In order to come back down from the sugar high caused by various holiday desserts, I needed some veggies in my life. Conveniently, I pick up a large amount of them every other week from my CSA, and I had some produce tucked in my crisper that had been forgotten about in a haze of cookies, tarts, and cake.
Digging through a borderline veggie dungeon of the fridge, the crisper drawer needed some culling. Wilted flat-leaf parsley? Compost. A grocery store lemon of questionable age? Compost. A bunch of radishes with semi-limp tops? Dinner.
Last time we got CSA radishes, I didn’t really know what to do with them, so I just snacked on them with some herb butter. They were fine — fresh and crunchy — but didn’t really get me excited. I’m not a huge raw veggie fan (According to Traditional Chinese Medicine, I have too much dampness in my body which cold and raw foods exacerbate. So there.). This time, I decided to cook them and see how that went. If nothing else, it would be different and warm.
Better than that, it was delicious.
I used D’Avignon radishes as that is what was in my fridge. This will work with any type of radish. All you need are your radishes, some butter, a shallot (or minced onion, or I actually used minced leeks) and some thyme, fresh or dried. A little white wine is optional. Salt and pepper, and you’re done!
Melt half the butter in a saucepan. Add the shallot and thyme. After a minute, add the radishes, salt, and enough water just to cover the radishes. Simmer 3-5 minutes until the radishes are tender. Remove the radishes the a serving dish.
Add the remaining butter and boil the liquid to reduce it into a sauce. At this point, I added a little white wine (maybe 2-3 tablespoons) just to give the dish some oomph.
Pour liquid over radishes before serving.
While a shallot would be lovely, I had a plethora of leeks left from the CSA and used that. A few tablespoons of minced onion would also be fine, I would just cook it a little longer to let it sweeten up a bit. While technically a side dish, I didn’t have as many radishes as the recipe called for, so I just ate the bowlful for dinner.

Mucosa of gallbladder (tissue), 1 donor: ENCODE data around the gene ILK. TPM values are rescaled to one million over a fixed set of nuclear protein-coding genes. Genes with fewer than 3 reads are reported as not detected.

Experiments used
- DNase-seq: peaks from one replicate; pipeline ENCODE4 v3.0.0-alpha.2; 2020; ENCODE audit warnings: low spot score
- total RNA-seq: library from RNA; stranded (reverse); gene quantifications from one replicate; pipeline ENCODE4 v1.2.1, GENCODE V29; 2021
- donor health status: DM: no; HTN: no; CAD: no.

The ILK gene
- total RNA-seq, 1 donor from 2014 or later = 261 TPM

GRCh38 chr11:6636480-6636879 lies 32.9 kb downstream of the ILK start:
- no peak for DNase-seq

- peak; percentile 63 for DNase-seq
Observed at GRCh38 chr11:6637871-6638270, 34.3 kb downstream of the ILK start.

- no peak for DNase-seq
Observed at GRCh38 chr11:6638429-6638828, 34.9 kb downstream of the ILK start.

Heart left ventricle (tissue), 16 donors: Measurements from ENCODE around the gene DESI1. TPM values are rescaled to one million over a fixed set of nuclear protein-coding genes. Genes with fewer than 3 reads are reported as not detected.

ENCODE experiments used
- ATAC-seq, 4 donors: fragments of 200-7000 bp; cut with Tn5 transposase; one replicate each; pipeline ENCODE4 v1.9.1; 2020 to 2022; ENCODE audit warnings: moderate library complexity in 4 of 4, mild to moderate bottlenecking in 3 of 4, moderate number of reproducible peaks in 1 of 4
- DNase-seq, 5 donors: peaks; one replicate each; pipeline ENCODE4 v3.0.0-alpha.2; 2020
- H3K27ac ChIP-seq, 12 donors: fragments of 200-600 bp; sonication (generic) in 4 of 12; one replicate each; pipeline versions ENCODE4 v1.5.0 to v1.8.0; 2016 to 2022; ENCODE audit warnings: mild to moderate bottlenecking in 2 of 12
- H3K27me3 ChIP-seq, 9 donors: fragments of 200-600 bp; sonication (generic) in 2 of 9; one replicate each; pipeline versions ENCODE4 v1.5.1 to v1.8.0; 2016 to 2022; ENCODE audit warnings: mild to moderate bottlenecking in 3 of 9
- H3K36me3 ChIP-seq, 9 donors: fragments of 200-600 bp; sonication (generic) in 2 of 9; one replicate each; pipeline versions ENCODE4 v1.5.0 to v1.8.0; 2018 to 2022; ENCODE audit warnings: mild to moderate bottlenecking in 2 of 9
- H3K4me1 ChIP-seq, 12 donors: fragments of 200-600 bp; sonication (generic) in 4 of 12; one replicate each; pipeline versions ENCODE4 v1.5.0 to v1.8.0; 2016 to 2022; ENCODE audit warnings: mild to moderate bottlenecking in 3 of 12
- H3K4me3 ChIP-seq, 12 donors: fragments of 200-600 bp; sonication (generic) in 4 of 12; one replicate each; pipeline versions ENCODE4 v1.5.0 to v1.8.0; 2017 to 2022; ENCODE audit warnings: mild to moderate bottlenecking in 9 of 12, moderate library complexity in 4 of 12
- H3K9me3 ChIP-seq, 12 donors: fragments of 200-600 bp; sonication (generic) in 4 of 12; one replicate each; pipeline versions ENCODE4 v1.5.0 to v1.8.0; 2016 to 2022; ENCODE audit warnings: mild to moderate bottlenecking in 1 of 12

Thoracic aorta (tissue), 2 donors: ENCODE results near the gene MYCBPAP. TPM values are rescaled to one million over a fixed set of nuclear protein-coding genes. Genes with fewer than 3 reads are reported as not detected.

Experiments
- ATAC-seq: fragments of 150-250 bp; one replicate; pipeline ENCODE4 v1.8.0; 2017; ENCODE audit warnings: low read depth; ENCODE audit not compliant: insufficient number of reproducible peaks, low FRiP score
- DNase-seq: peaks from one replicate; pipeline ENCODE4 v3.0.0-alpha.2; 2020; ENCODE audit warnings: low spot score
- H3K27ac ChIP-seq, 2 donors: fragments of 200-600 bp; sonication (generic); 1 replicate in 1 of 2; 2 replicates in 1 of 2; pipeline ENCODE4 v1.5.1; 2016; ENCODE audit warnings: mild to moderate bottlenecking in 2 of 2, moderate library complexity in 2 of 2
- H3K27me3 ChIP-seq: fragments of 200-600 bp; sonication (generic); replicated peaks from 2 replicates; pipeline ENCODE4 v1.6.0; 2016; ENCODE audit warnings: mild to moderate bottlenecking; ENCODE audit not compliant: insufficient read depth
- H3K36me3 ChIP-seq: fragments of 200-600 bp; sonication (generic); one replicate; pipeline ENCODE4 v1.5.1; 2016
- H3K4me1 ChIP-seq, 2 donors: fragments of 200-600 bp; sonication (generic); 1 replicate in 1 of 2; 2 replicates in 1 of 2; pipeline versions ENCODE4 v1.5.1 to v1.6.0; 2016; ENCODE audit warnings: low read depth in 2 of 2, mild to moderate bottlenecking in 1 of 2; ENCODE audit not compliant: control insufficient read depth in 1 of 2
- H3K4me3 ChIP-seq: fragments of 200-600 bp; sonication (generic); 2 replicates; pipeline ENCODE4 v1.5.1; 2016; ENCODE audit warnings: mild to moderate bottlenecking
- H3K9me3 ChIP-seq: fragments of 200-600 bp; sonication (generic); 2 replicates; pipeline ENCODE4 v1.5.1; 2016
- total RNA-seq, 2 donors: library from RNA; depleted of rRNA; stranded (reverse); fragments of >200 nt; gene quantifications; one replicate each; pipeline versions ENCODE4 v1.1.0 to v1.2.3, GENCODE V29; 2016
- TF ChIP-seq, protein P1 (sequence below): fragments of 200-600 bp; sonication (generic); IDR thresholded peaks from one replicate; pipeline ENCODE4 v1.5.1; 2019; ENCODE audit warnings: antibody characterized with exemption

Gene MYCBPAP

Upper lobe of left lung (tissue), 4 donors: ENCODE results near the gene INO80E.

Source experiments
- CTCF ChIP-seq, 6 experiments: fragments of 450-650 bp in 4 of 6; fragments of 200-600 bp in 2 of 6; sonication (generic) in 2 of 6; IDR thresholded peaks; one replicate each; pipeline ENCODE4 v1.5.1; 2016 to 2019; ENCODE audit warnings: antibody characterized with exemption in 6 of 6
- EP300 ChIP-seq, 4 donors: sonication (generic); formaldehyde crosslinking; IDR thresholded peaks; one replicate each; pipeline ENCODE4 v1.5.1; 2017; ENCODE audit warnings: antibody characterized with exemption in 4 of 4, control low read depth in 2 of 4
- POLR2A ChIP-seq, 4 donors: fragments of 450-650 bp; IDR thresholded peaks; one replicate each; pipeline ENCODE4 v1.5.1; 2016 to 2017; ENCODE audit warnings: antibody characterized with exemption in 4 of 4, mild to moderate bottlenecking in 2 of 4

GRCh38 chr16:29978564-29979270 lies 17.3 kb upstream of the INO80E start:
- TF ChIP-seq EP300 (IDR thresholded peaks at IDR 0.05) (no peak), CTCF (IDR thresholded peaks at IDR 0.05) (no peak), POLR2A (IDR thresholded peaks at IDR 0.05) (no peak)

The radishes are tender and warm, losing that bit of bite they have raw, and accentuated nicely by the butter and thyme. The splash of wine helped brighten the flavor a bit though the original recipe didn’t call for it. The acid helped cut the richness of the butter. So if your food resolutions for the year include trying new foods or eating more vegetables, try radishes.
Adapted from Vegetarian Cooking for Everyone by Deborah Madison
Serves 4 as a side
1-2 tablespoons butter, divided
1 shallot, diced
1 teaspoon fresh chopped thyme or several pinches of dried thyme
salt and pepper
optional: 2-3 tablespoons white wine
1.) Remove leaves from the radishes, leaving just a bit of green stems, and reserve the leaves if they are in good condition. Scrub the radishes well. Leave small radishes whole, cut large ones in half.
2.) In a small saute pan, melt 2-3 teaspoons of butter over medium heat. Add the shallot and thyme and cook for 1 minute. Add the radishes, a pinch of salt, and enough water to cover.
3.) Simmer until radishes are tender, 3-5 minutes. If using, add in radish leaves and cook 1 minute until wilted. Remove radishes to a serving dish.
4.) Bring liquid to a boil, adding wine (if using) and the rest of the butter. Reduce to about 1/4 cup. Pour over radishes, grind fresh pepper on top, and serve.